Big Sticky Review

The Princess And The Pendulum

When you’re a big, bloated amphibian and you meet a princess who doesn’t expect you to become Prince Charming, you know she’s a keeper. Unfortunately for Big Sticky (Out Now, On Sale for $0.99), “happily ever after” still isn’t in the cards even though such a damsel has plucked him from his pond. Now that some whacked-out, trans-dimensional castle has whisked every princess from every reality into its scheming confines, Sticky will have to venture inside and hope he can swing his way to her rescue with no tools other than his giant tongue. Grimm’s Fairy Tales, eat your heart out!

The brick-and-mortar antagonist of Big Bad Brush’s latest iOS game may be the smartest videogame villain ever: with very few exceptions, it’s left nary a safe platform within its chambers. Therefore Sticky has to rely on the castle’s ceilings: holding at the touchscreen commands him to glue his tongue to the indicated point, and he’ll swing from that surface like a pendulum until the player releases and assigns his tongue another sticking point.

The player’s great challenge, then, is figuring out how to move Sticky safely forward given his current disposition. If Sticky’s hanging far from the ceiling and swinging in a wide arc, he has enough momentum to move a great distance but is at risk of getting skewered on spike studded floors or falling offscreen entirely. Clinging too close to the ceiling protects him from dangers lurking on the floor, but he might not be swinging with enough speed to clear equally threatening obstacles suspended on high right next to him. What results is a sort of physics-heavy, inverse platforming experience that’s simple and yet filled with satisfying nuance.

One might suspect that comparisons to Mario Bros. would end with the story (if you stuffed Mario and Yoshi into a blender, you might come out with something like Sticky, after all). However, Big Bad Brush heap on such a challenge that I could only be reminded of jittery days spent in front of my NES — this sucker embraces one-strike-and-you’re-out difficulty in a way only the old-school platformers did. And by that, I mean to say that this game’s hard. This is mostly for good reasons: each of its themed worlds contain signature threats that become ever more perilous, and introduce new gameplay elements like moving blocks Sticky will have to dangle from when even ceilings don’t cut it anymore.

However, some portion of Big Sticky‘s difficulty owes to factors that hinder the player’s enjoyment. The major drawback of its formula is that it asks the player to constantly reach for the top of the touchscreen — and if my experience is any indication, that means the average player’s finger is constantly obscuring some part of the onscreen action. It’s difficult to imagine any way of reformulating Big Sticky‘s one-touch interface, but I often found myself wishing there were some way of achieving the same level of tongue-shooting accuracy while maintaining a perfectly clear view of moving death rays and the like.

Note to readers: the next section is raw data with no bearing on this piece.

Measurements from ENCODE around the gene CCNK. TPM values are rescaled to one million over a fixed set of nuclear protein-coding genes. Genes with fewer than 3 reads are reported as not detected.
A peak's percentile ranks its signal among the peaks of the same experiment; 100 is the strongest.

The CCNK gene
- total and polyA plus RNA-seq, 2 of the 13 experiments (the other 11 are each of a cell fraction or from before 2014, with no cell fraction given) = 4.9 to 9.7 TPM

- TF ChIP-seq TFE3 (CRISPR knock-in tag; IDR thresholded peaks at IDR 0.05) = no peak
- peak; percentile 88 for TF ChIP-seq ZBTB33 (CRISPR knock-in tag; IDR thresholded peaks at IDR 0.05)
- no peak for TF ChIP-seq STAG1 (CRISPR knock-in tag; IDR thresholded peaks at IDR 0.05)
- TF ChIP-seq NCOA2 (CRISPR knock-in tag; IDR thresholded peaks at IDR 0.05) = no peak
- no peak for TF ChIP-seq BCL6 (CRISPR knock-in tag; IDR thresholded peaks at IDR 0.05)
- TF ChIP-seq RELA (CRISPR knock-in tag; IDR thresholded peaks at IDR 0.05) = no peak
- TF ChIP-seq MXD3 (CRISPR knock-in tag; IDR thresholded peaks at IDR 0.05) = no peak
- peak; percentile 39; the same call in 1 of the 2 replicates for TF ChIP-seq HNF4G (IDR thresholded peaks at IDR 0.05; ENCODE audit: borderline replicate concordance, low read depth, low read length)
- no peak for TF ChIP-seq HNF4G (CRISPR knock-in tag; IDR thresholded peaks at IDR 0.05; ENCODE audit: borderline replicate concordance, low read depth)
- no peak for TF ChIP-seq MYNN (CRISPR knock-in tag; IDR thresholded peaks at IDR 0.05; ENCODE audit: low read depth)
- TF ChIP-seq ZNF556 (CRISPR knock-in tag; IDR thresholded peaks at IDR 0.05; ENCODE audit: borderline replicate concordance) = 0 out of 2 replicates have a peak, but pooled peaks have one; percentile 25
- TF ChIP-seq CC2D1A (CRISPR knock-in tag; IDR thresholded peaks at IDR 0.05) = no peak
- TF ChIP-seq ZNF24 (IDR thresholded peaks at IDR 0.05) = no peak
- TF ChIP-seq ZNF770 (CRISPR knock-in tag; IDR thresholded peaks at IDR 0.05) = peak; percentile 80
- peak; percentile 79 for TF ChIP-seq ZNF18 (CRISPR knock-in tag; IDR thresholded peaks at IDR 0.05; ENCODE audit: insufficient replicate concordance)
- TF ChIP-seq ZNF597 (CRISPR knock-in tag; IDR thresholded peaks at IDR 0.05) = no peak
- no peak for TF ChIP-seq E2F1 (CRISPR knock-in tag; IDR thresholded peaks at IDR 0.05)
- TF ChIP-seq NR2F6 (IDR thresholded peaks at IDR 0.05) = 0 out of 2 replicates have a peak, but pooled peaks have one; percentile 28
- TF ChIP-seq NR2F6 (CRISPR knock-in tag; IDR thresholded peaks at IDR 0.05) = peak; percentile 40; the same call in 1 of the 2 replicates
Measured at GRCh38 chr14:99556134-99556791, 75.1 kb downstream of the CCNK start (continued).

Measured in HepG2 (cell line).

Just when Big Sticky earns the classification of a thoroughly side-scrolling game, it sees fit to shake things up with a vertical level or two. These levels would be breaths of fresh air were it not for the fact that the player’s field of view is vertically challenged; the touchscreen is wider than it is high while playing Big Sticky. Each level begins with a slow-panning preview from its exit door to the entrance platform where Sticky starts out, but some way to review via the pause button, or more warning arrows to remind the player that spikes await unseen, would go a long way toward making these levels less unduly frustrating.  

Big Sticky‘s hand-drawn presentation is absolutely charming, and filled with plenty of humorous Easter eggs for those who have played Big Bad Brush’s previous works. I found the game’s soundtrack noticeably limited, but I never tired of it for the sense of eerie wonder it invokes. With 51 levels spread out over five environments, Big Sticky can be counted on for a good five hours of gameplay — pending the many, many retries the average player will need to get a good feel for each level.  

iFanzine Verdict: Big Sticky‘s unique gameplay style and level design have a few inherent drawbacks that make it unduly frustrating at times. That said, its sheer novelty will still shine through for fans of platformers who like a physics-heavy experience and don’t mind that their next stiff challenge comes with an adorable presentation on the side.

[xrr rating=3.5/5]